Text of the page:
Supplementary file 1a: Statistical analysis of behavioral responses collected directly after the memory experiment. Data are provided for both subjective vividness and the proportion of missed trials. Table includes F-values, degrees of freedom (df), p-values and estimates of effect size using partial eta squared. In each case, a two-way repeated measures ANOVA was conducted with Category (Places, People) and Familiarity (Famous, Personal) as within-participant factors. In the case of vividness ratings, both main effects of Category and Familiarity were significant, reflecting on average higher vividness ratings for the recall of people over places and for personal over famous stimuli. The significant Category by Familiarity interaction reflects a larger familiarity difference (Personal >Famous) during recall of places over people. For the proportion of missed trials, neither main effect was significant, but their interaction was. This interaction is driven by more missed trials for famous places than people, but fewer missed trials for personal scenes than people. Supplementary file 1b: Statistical analysis of memory effects in MPCv and MPCd. Table includes Fvalues, degrees of freedom (df), p-values and estimates of effect size using partial eta squared. MPCv showed significant main effects of Category, Familiarity and Hemisphere. These were qualified by a significant three-way interaction, reflecting a larger familiarity difference (Personal >Famous) between categories (Places > People) in the right over left hemisphere. MPCd also showed significant main effects but did not show a significant three-way interaction. Importantly, however, MPCd did show the predicted Category by Familiarity interaction, which reflects a larger familiarity difference for the recall of people over places. Supplementary file 1c: Statistical analysis of memory effects in ROI 1. Table includes Fvalues, degrees of freedom (df), p-values and estimates of effect size using partial eta squared. ROI one showed significant main effects of Category, Familiarity and Hemisphere. These were qualified by a significant three-way interaction, reflecting a larger familiarity difference (Personal >Famous) between categories (Places > People) in the right over left hemisphere. Supplementary file 1d: Statistical analysis of memory effects in ROI 2. Table includes Fvalues, degrees of freedom (df), p-values and estimates of effect size using partial eta squared. ROI two showed significant main effects of Category, Familiarity and Hemisphere, but did not show a significant three-way interaction. Importantly, however, ROI two did show the predicted Category by Familiarity interaction, which reflects a larger familiarity difference for the recall of people over places. Supplementary file 1e: Statistical analysis of memory effects in ROI 3. Table includes Fvalues, degrees of freedom (df), p-values and estimates of effect size using partial eta squared. ROI three showed significant main effects of Category, Familiarity, but not Hemisphere. Although ROI three did not show a significant three-way interaction, ROI three did show the predicted Category by Familiarity interaction, which reflects a larger familiarity difference for the recall of places over people. Supplementary file 1f: Statistical analysis of memory effects in ROI 4. Table includes Fvalues, degrees of freedom (df), p-values and estimates of effect size using partial eta squared. ROI four showed significant main effects of Category, Familiarity and Hemisphere. These were qualified by a significant three-way interaction, reflecting a larger familiarity difference (Personal >Famous) between categories (People > Places) in the right over left hemisphere. Supplementary file 1g: Statistical analysis of memory effects in PPA and FFA. Table includes Fvalues, degrees of freedom (df), p-values and estimates of effect size using partial eta squared. PPA showed significant main effects of Category and Familiarity, but not Hemisphere. PPA only showed a significant Category by Familiarity interaction, reflecting a larger familiarity difference (Personal >Famous) between categories (Places > People) with no clear difference between hemispheres. In contrast, FFA showed significant main effects of Category and Hemisphere, but not Familiarity. These were qualified by a significant three-way interaction, which reflects the presence of category and familiarity in the left hemisphere, but only the effect of category in the right hemisphere. Supplementary file 1h: Statistical analysis of memory effects in the Hippocampus and Amygdala Table includes Fvalues, degrees of freedom (df), p-values and estimates of effect size using partial eta squared. The Hippocampus showed significant main effects of Category and Familiarity, but not Hemisphere. Only the Category by Hemisphere interaction was significant. The Amygdala showed only a significant effect of Category, with larger responses for the recall of people irrespective of the level of familiarity. Supplementary file 1i: Statistical analysis of the resting-state functional connectivity between MPCv, MPCd and Foveal, Peripheral portions of early visual cortex (EVC). Table includes F-values, degrees of freedom (df), p-values and estimates of effect size using partial eta squared. The main effects of ROI and Hemisphere were not significant, but the main effect of Eccentricity was reflecting on average stringer connectivity with peripheral than foveal portions of EVC. These were qualified however by a significant three-way interaction, reflecting on average stronger connectivity between MPCv and peripheral EVC, but stronger connectivity between MPCd and foveal EVC in the left over right hemispheres.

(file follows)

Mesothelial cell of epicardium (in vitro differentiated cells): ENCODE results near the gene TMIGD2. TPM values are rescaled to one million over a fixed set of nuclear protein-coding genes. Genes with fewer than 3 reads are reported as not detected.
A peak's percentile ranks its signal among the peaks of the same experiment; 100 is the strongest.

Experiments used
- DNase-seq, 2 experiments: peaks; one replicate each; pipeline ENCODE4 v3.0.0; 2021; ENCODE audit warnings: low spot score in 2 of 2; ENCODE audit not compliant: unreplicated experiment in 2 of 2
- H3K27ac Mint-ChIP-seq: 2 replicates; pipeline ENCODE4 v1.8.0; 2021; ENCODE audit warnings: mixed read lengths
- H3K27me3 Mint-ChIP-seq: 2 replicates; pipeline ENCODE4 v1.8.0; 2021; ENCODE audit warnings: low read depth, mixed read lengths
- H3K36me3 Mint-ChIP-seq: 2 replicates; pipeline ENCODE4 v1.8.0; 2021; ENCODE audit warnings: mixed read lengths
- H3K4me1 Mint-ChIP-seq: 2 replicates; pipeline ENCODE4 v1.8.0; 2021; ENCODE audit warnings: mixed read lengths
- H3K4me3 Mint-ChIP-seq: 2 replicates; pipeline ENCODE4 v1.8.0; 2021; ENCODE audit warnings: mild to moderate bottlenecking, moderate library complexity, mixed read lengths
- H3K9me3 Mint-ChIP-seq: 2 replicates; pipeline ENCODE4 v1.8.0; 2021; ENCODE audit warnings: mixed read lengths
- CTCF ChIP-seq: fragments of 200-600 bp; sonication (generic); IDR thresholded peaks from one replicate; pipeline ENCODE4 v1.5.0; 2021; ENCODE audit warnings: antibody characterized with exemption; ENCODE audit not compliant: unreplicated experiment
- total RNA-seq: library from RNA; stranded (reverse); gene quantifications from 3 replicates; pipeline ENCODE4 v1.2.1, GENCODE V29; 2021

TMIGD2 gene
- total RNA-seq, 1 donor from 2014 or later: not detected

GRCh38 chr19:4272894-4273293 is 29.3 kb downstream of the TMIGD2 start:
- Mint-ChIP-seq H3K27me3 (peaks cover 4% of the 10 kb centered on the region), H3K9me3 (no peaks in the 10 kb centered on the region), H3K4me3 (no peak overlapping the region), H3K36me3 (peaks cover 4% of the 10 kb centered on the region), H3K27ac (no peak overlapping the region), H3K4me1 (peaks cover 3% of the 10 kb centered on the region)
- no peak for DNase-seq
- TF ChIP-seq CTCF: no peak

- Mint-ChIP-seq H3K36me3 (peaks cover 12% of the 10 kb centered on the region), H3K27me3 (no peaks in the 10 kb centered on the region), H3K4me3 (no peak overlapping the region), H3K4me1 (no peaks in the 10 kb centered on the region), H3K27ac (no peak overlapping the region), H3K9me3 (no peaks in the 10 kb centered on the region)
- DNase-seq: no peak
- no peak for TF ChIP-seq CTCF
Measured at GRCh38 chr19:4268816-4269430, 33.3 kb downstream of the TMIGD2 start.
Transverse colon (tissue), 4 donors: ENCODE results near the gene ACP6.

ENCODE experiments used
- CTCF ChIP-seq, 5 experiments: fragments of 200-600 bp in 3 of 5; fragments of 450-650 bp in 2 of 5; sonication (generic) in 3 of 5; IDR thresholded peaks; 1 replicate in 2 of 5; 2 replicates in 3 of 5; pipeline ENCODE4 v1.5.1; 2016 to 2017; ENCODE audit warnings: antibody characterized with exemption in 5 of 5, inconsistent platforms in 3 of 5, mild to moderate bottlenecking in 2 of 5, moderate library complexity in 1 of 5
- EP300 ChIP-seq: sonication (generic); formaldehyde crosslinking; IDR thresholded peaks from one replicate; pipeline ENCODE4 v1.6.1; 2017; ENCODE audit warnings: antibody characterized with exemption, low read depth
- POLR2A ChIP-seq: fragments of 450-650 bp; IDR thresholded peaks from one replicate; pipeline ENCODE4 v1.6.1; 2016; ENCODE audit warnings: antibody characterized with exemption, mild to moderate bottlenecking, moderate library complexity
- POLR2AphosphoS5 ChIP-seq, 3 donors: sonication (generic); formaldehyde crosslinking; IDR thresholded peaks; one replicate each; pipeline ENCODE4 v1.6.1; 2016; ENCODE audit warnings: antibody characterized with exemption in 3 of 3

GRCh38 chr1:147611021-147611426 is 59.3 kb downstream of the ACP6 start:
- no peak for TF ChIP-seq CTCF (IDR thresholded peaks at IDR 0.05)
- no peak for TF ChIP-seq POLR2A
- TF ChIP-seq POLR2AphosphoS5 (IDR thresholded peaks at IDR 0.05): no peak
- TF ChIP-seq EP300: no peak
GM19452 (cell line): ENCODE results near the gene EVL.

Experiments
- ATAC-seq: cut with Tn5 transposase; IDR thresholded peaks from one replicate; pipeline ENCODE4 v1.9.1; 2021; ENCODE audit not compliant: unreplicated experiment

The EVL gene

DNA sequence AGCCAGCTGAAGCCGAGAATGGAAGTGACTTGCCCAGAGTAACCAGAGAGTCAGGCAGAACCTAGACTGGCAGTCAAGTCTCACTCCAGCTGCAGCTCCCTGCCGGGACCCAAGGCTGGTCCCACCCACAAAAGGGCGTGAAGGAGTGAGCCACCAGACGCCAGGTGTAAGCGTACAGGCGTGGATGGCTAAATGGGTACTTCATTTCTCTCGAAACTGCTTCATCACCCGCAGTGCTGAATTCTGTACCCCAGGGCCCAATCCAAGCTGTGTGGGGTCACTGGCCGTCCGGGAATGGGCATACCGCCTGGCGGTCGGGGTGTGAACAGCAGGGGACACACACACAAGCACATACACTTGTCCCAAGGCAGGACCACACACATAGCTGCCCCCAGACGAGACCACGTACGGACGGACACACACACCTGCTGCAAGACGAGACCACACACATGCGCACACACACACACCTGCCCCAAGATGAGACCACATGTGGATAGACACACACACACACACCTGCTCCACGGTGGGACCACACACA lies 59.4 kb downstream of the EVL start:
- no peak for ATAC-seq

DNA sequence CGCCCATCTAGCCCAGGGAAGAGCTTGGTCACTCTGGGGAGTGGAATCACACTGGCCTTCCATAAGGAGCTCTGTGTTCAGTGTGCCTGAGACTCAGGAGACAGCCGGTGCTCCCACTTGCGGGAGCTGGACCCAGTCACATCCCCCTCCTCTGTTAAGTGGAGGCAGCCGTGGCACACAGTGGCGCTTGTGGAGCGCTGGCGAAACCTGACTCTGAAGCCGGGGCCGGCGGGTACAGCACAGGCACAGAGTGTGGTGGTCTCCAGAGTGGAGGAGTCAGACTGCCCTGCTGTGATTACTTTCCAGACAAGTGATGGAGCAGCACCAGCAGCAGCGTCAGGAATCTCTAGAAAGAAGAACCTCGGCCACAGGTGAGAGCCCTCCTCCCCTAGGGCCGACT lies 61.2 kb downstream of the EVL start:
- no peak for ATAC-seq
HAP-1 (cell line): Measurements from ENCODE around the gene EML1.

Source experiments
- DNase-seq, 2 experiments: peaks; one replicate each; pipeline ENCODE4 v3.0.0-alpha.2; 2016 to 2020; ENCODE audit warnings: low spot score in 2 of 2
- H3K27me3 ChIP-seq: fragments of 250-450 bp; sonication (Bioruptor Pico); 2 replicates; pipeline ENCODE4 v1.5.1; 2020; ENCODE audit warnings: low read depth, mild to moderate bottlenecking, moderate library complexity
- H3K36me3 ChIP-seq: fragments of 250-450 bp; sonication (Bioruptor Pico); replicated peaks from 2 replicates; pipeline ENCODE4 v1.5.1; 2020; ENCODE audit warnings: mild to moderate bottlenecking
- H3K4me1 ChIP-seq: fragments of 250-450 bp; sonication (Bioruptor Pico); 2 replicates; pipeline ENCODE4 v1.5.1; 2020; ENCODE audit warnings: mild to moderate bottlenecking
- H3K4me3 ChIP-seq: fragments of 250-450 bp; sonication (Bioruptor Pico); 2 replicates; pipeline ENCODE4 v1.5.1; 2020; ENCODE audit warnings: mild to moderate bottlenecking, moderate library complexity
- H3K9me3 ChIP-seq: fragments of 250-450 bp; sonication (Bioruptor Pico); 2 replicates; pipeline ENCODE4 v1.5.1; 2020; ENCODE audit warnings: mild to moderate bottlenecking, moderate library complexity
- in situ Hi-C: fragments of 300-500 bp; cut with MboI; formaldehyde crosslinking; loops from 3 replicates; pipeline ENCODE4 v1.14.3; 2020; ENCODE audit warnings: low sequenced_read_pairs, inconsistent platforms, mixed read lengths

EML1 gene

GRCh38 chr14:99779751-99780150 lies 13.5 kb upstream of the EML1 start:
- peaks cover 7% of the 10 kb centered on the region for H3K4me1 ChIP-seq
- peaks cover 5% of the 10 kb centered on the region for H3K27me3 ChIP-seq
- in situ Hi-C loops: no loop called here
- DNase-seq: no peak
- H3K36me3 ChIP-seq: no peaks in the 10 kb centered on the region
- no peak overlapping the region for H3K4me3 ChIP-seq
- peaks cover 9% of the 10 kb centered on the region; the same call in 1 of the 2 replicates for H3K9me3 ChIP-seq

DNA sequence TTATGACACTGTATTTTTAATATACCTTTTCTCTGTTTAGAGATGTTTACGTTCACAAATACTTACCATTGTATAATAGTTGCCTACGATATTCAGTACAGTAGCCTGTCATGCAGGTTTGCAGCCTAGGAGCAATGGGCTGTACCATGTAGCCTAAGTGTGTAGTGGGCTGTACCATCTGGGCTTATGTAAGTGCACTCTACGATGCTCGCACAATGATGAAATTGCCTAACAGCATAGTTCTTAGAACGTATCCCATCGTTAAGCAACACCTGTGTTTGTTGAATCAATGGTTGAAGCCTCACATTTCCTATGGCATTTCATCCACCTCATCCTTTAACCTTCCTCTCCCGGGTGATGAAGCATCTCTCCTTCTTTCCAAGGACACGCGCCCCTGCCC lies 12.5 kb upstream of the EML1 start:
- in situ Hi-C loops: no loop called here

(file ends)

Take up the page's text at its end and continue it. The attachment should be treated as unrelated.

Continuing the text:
https://doi.org/10.7554/eLife.47391.020
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https://doi.org/10.7554/eLife.47391.021